by Margaret Rothe
What Questions Should You Ask Your College Advisor?
As you prepare for your college admissions process, you likely find yourself working with a private college counselor. Or maybe you'll simply meet with your high school college advisor. Either way, your'e likely to have lots of questions and not much time. That's why we've put together this list of the best questions to ask your college advisor. Be sure to use your time well and to take notes in your meeting. That way you can get the most out of it.
Here Are Some of the Best Questions to Ask Your College Advisor:
Meeting With Your Counselor
You'll first need to obtain a copy of your unofficial transcript. Review your transcript for any errors in reporting. It is important that this document is accurate. If there is anything on your transcript that you do not recognize or have a question about, meet with your high school college advisor right away. Some other questions to consider are:
Am I on schedule for graduation?
Should I consider taking advanced placement courses? If I choose to take an advanced placement course and I decide it is not for me, what is the process to drop the course?
If I really like a core academic subject (Math, Science, English, Social Studies) is it possible to take additional courses in those areas? When would that fit into my schedule?
Even if your plan is to only apply to colleges and universities where testing is optional or not required for the application you must still consider testing. Many will skip testing only to realize there is a school they do want to apply to but because they have no score at all, they are not eligible to apply. Take the test, regardless of the score. If you choose not to report the test score, that’s fine. You should also ask:
Is there a diagnostic test that will help me to know if the SAT or ACT is the better test for me?
If testing makes me anxious does the school have any recommendations for accommodations?
What free standardized testing resources does the high school offer?
Applying for College
Your school counselor is an extra pair of eyes to review your transcripts, résumés and more. Additionally, they're likely to have information on certain colleges and universities that you may not be familiar with. Don't be afraid to ask the following questions:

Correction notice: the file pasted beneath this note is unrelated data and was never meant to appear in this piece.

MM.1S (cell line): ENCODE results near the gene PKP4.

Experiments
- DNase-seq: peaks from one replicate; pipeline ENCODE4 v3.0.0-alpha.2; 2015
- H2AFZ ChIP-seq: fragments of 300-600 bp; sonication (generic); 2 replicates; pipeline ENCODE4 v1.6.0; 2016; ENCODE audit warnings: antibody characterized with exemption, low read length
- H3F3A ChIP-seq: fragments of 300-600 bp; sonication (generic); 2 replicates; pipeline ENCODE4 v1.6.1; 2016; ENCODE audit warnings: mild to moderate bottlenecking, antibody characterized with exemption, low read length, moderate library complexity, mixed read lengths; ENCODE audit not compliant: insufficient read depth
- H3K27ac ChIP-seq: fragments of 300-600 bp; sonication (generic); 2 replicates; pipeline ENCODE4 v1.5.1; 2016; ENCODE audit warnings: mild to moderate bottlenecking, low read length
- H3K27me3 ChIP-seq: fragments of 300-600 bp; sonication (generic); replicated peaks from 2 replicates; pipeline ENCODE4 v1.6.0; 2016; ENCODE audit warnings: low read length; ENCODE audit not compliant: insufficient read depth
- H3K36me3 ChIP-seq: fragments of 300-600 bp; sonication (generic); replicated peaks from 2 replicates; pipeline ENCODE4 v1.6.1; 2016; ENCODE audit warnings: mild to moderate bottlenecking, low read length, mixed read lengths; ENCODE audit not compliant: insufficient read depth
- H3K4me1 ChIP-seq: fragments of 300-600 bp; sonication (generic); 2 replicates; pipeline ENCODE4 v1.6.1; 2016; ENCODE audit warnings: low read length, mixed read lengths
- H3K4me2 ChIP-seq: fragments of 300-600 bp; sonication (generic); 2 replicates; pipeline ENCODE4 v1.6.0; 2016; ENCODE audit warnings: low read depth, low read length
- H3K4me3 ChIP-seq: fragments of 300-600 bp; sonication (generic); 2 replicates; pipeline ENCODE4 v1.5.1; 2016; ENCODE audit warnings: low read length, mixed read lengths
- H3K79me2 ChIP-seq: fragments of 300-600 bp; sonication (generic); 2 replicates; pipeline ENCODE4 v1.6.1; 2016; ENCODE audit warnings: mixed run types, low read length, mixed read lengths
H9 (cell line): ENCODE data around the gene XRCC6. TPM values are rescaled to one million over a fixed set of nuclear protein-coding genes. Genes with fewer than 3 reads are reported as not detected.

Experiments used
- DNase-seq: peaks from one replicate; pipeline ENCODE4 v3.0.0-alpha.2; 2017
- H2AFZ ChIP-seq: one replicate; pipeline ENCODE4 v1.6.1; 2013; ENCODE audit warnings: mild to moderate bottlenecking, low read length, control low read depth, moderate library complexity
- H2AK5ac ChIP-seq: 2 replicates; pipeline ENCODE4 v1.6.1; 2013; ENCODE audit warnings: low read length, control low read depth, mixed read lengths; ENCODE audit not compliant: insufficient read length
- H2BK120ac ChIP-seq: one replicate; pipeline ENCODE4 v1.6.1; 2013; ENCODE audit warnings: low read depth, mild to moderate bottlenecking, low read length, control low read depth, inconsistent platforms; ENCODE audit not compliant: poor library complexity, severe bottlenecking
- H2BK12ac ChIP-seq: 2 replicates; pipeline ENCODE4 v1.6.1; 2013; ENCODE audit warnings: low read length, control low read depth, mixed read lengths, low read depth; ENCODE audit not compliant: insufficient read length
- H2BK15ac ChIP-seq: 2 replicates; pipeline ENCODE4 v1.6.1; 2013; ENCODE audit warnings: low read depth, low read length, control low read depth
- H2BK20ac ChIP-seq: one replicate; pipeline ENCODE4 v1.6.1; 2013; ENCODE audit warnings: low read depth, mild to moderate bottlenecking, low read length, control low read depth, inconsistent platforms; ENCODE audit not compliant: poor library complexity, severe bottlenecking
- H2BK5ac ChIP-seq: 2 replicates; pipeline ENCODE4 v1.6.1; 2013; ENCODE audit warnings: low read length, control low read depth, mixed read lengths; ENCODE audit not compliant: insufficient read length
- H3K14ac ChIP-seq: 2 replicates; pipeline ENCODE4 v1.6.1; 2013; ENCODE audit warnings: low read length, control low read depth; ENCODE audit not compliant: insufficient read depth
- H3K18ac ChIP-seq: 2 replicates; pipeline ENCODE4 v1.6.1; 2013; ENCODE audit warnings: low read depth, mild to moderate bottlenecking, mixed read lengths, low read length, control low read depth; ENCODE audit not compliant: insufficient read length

If you’ll review my applications, is there a deadline or a sign up sheet?
Is the high school doing any group work on essays or applications?
Is there a list of colleges who will be visiting our high school?
Are there schools you believe I’d be best suited for?
Where do you think I should apply?
Career Goals and Opportunities
Very few people who graduate college actually work in the field in which they majored. Most people attend college and change their major at least once before graduation. Most adults change their career field two or three times over their lifetime. As you make your decision, ask yourself and your counselor these questions:
Does my high school have any career assessment resources?
Are there activities, clubs, leagues offered by my high school that I don’t know about?
Are there ways I can try out new interests at school?
Financial Aid & Scholarships
Paying for college is a challenging topic for everyone. Don’t be shy about presenting your circumstances and asking for resources. It’s important that you come into college with some sense of financial stability. Applying for loans or understanding FAFSA seems like hard work but there are plenty of internet resources that break down the steps into easy-to-understand tutorials. Start with the government website, the move on to the following questions:
Is the high school doing any group work on how or when to file my FAFSA?
How do I apply for financial aid?
If I apply for scholarships, will those interfere with the award a college might give me?
Am I qualified to waive my college application fees? Can you tell me how to contact the college for an application fee waiver?
Are there any special scholarships, awards, or state aid that I should apply for?
The college application process can be intimidating, but there are all kinds of resources out there for you take advantage of! Asking questions is one of the most valuable steps you can take to begin your college readiness process. Meeting with your high school counselor can the beginning of many other conversations, but you’ll have to initiate the first meeting and make the effort to put their good advice to work for you. Good luck!